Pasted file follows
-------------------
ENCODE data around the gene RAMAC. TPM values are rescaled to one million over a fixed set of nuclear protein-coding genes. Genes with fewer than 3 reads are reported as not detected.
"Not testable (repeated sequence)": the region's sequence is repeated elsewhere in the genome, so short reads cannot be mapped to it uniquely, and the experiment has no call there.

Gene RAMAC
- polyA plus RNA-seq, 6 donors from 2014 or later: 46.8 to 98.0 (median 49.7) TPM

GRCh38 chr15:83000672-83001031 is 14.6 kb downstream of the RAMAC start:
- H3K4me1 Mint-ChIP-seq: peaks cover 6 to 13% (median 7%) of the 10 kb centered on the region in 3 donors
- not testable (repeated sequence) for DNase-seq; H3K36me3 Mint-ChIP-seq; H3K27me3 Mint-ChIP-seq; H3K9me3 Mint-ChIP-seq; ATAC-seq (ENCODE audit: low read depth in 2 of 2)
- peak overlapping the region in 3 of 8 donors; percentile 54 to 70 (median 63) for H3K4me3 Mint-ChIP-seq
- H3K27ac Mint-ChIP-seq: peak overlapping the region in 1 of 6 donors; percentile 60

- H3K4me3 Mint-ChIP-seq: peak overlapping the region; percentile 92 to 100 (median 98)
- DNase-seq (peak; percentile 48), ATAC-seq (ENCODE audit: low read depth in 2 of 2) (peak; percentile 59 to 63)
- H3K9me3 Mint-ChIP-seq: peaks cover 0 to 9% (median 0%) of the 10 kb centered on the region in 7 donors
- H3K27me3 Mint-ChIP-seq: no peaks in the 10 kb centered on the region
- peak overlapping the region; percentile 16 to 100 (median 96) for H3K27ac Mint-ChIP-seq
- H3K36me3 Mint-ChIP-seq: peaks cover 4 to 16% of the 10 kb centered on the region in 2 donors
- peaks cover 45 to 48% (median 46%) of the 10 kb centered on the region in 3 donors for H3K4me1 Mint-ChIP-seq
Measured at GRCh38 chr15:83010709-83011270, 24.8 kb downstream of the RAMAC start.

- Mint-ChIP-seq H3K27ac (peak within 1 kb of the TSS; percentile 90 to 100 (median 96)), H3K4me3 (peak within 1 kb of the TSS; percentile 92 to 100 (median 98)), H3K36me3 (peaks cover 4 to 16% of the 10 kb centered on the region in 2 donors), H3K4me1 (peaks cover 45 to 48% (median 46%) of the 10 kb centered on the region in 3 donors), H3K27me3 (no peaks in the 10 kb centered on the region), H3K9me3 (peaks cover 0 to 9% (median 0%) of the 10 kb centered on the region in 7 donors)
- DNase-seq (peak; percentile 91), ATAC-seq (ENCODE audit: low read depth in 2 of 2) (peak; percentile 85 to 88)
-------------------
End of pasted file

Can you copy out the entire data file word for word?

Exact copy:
ENCODE data around the gene RAMAC. TPM values are rescaled to one million over a fixed set of nuclear protein-coding genes. Genes with fewer than 3 reads are reported as not detected.
"Not testable (repeated sequence)": the region's sequence is repeated elsewhere in the genome, so short reads cannot be mapped to it uniquely, and the experiment has no call there.

Gene RAMAC
- polyA plus RNA-seq, 6 donors from 2014 or later: 46.8 to 98.0 (median 49.7) TPM

GRCh38 chr15:83000672-83001031 is 14.6 kb downstream of the RAMAC start:
- H3K4me1 Mint-ChIP-seq: peaks cover 6 to 13% (median 7%) of the 10 kb centered on the region in 3 donors
- not testable (repeated sequence) for DNase-seq; H3K36me3 Mint-ChIP-seq; H3K27me3 Mint-ChIP-seq; H3K9me3 Mint-ChIP-seq; ATAC-seq (ENCODE audit: low read depth in 2 of 2)
- peak overlapping the region in 3 of 8 donors; percentile 54 to 70 (median 63) for H3K4me3 Mint-ChIP-seq
- H3K27ac Mint-ChIP-seq: peak overlapping the region in 1 of 6 donors; percentile 60

- H3K4me3 Mint-ChIP-seq: peak overlapping the region; percentile 92 to 100 (median 98)
- DNase-seq (peak; percentile 48), ATAC-seq (ENCODE audit: low read depth in 2 of 2) (peak; percentile 59 to 63)
- H3K9me3 Mint-ChIP-seq: peaks cover 0 to 9% (median 0%) of the 10 kb centered on the region in 7 donors
- H3K27me3 Mint-ChIP-seq: no peaks in the 10 kb centered on the region
- peak overlapping the region; percentile 16 to 100 (median 96) for H3K27ac Mint-ChIP-seq
- H3K36me3 Mint-ChIP-seq: peaks cover 4 to 16% of the 10 kb centered on the region in 2 donors
- peaks cover 45 to 48% (median 46%) of the 10 kb centered on the region in 3 donors for H3K4me1 Mint-ChIP-seq
Measured at GRCh38 chr15:83010709-83011270, 24.8 kb downstream of the RAMAC start.

- Mint-ChIP-seq H3K27ac (peak within 1 kb of the TSS; percentile 90 to 100 (median 96)), H3K4me3 (peak within 1 kb of the TSS; percentile 92 to 100 (median 98)), H3K36me3 (peaks cover 4 to 16% of the 10 kb centered on the region in 2 donors), H3K4me1 (peaks cover 45 to 48% (median 46%) of the 10 kb centered on the region in 3 donors), H3K27me3 (no peaks in the 10 kb centered on the region), H3K9me3 (peaks cover 0 to 9% (median 0%) of the 10 kb centered on the region in 7 donors)
- DNase-seq (peak; percentile 91), ATAC-seq (ENCODE audit: low read depth in 2 of 2) (peak; percentile 85 to 88)